Everyone knows that exercise is good for us – but what if you’re a cancer patient?
If you are undergoing or recovering from cancer treatment, you might think it’s important to rest, but research shows that exercise is of benefit to most cancer patients, both during and after treatment. Evidence suggests that most people slow down after a cancer diagnosis. Stress, depression, and feeling sick or fatigued from cancer or its treatment, all tend to make people less active. The problem is, most people remain sedentary well after treatment ends.
As a long-term solution to the problem of fatigue, taking it easy and avoiding activity is not a good solution. It is important for cancer survivors to get back to exercise as it helps their recovery and boosts long term survival rates. In other words: if you’ve down-shifted your activity level since your cancer diagnosis, now is the time to rev it back up and increase your physical activity.
When should you start exercising after a cancer diagnosis and treatment?
The short answer is – As soon as possible! Every person’s situation is different so before starting a moderate to vigorous exercise program, see your doctor or exercise professional. Accredited Exercise Physiologists can help design the right exercise program for you so look for someone who is registered with Exercise & Sports Science Australia (ESSA).
Being active can help manage some of the common side effects of chemotherapy and radiation, as well as speed up your recovery time and improve your quality of life. Research has shown that for some cancers, exercise can improve how well your body responds to treatment. Along with a healthy diet, being physically active can also help reduce the risk of cancer reoccurring. It also helps reduce the risk of developing other serious health problems such as diabetes, heart disease and many others.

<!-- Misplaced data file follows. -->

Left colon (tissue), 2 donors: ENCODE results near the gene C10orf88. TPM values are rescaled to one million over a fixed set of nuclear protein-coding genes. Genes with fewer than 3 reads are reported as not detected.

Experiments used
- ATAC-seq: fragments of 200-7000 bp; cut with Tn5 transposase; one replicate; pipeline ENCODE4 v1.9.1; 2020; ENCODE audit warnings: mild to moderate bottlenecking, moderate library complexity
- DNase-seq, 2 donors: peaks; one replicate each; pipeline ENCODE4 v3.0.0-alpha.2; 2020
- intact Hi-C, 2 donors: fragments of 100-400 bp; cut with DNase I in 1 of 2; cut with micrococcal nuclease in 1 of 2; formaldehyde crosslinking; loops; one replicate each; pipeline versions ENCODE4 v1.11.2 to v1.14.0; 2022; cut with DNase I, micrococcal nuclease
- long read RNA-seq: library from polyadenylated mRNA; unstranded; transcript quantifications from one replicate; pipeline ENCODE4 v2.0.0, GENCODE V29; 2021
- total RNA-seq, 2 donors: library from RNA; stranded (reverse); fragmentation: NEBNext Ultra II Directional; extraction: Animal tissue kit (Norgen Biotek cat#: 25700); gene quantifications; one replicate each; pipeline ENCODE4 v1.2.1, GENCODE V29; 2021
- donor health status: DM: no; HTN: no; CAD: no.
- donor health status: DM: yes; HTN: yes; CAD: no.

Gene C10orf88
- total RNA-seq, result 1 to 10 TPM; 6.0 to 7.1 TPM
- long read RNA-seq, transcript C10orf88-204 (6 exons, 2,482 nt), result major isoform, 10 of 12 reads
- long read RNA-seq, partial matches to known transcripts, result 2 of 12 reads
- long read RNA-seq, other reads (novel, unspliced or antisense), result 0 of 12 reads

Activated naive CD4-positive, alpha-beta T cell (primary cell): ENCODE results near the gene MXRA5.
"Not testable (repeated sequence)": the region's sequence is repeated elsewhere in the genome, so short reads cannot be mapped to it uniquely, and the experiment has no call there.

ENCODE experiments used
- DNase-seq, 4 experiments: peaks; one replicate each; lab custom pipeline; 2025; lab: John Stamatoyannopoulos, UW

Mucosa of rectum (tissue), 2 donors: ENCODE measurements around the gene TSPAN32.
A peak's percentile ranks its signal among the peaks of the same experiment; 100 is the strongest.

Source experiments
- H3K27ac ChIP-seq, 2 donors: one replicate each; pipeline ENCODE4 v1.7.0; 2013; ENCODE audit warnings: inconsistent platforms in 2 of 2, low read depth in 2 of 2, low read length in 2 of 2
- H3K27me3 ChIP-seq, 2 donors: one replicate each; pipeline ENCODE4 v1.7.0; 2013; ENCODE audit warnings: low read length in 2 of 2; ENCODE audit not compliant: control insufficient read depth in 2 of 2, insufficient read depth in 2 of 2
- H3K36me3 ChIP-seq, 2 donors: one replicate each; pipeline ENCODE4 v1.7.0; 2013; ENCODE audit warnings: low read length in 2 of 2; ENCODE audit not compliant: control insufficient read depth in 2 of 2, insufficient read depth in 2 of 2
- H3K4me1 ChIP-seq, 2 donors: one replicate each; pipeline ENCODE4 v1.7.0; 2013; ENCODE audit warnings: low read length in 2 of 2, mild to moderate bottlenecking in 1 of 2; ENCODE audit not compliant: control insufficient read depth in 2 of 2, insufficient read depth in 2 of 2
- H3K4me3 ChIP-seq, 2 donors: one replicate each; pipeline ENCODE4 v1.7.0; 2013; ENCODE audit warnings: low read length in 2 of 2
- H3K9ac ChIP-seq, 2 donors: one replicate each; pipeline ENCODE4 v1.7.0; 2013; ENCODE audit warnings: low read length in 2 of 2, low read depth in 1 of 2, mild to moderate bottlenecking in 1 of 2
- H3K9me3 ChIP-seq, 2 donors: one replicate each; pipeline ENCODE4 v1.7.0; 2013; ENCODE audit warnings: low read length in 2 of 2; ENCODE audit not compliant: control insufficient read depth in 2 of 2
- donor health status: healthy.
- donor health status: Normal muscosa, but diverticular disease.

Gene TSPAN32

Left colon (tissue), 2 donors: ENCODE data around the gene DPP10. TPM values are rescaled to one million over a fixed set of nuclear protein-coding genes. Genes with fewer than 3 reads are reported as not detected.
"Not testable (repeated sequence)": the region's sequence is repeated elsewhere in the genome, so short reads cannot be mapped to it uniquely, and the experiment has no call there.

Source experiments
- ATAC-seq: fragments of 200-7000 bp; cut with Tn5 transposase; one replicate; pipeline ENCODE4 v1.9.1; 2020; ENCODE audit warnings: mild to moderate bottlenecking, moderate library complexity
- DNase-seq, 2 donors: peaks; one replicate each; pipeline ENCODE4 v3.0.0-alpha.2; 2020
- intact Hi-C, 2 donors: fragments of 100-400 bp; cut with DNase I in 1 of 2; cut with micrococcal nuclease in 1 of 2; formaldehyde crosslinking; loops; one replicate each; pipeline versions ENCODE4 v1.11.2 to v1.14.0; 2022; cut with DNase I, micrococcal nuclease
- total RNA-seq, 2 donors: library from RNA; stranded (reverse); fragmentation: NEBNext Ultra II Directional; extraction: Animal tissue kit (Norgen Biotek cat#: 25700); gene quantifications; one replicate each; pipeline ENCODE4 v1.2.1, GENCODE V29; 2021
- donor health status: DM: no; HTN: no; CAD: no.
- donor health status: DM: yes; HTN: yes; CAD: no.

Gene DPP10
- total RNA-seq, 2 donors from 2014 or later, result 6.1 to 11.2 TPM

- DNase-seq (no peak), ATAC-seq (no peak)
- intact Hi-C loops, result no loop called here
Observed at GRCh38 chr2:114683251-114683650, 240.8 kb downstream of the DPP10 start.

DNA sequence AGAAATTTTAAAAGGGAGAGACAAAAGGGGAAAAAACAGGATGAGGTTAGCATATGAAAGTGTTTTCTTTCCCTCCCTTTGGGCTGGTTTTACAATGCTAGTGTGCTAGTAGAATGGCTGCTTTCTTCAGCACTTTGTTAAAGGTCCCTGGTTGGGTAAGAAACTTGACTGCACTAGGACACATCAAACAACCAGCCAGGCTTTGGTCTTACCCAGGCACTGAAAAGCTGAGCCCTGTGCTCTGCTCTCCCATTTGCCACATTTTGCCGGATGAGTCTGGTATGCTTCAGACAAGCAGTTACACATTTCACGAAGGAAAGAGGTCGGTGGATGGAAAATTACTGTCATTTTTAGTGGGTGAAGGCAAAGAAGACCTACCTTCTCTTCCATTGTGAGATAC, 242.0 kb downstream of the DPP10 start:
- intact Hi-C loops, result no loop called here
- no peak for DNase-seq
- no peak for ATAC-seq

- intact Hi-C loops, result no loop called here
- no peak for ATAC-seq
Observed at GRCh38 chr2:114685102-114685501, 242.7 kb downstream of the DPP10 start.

According to the Clinical Oncology Society of Australia (COSA) position statement on exercise in cancer care, exercise should be prescribed to all cancer patients as a standard part of their cancer care, to help manage the effects of cancer and its treatment. ESSA also encourages people with cancer to exercise.
Several recent studies suggest that higher levels of physical activity are associated with a reduced risk of the cancer coming back, and a longer survival after a cancer diagnosis. Women who exercise after completing breast cancer treatment live longer and have less recurrence, according to recent evidence. Colorectal cancer survivors who exercised lived longer than those who didn’t, two recent clinical trials showed. Also, in studies looking at several different cancers, being overweight after completing treatment was associated with shorter survival times and higher risk of cancer recurrence.
Unless you’re already very active, though, you shouldn’t expect yourself to achieve this right away. As with anything else, the key is to set small, achievable goals and build on your successes. If you’ve already been active – keep it up! If you haven’t been active, start slowly, but start something. Try to find an activity you enjoy. You may want to buddy up with someone at the same fitness level. Having a friend to work out with will increase your motivation.
Whatever you do, don’t get discouraged. Doing anything is better than doing nothing. The key is to start slowly and build your body’s energy over time, your body has been through a lot and it is necessary to challenge it gradually, and allow it the time to adapt.
You can increase your physical activity without joining a gym, or even leaving the house. Just building more activity into your daily routine can get you started. Here are a few suggestions:
- Take the stairs where you can instead of riding the elevator.
- Buy a pedometer (step counter) and increase your number of steps daily.
- Take frequent breaks throughout the day to stand, stretch, and take short walks.
- Check the pantry. Lifting cans, detergent bottles, or anything heavy will build muscle. Do three sets of 10 lifts, or until you feel your muscles feel tired.
What if you’re just too exhausted to exercise?
Sometimes fatigue can be so severe that it is important to rest temporarily. Rest for a little while, then start again slowly and build up. Your energy level will increase, over the long term.
Are there any downsides to exercise for cancer patients?
The risks for cancer survivors are not too different from the general population. Musculoskeletal injuries such as soreness, strains and sprains-are the most common. Exercise for cancer patients may carry a slightly higher risk for heart problems. It is always a good idea to have a complete physical exam by an oncologist and exercise physiologist before starting a moderate-to-vigorous exercise program.
You didn’t make it through chemo just to end up on the couch. Get together with your doctor, get an exercise program, and get moving!